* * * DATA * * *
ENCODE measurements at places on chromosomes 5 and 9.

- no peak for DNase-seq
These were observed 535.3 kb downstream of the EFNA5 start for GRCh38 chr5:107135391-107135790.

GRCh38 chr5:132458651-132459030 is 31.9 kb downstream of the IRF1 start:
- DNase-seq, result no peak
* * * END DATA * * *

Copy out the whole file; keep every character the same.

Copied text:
ENCODE measurements at places on chromosomes 5 and 9.

- no peak for DNase-seq
These were observed 535.3 kb downstream of the EFNA5 start for GRCh38 chr5:107135391-107135790.

GRCh38 chr5:132458651-132459030 is 31.9 kb downstream of the IRF1 start:
- DNase-seq, result no peak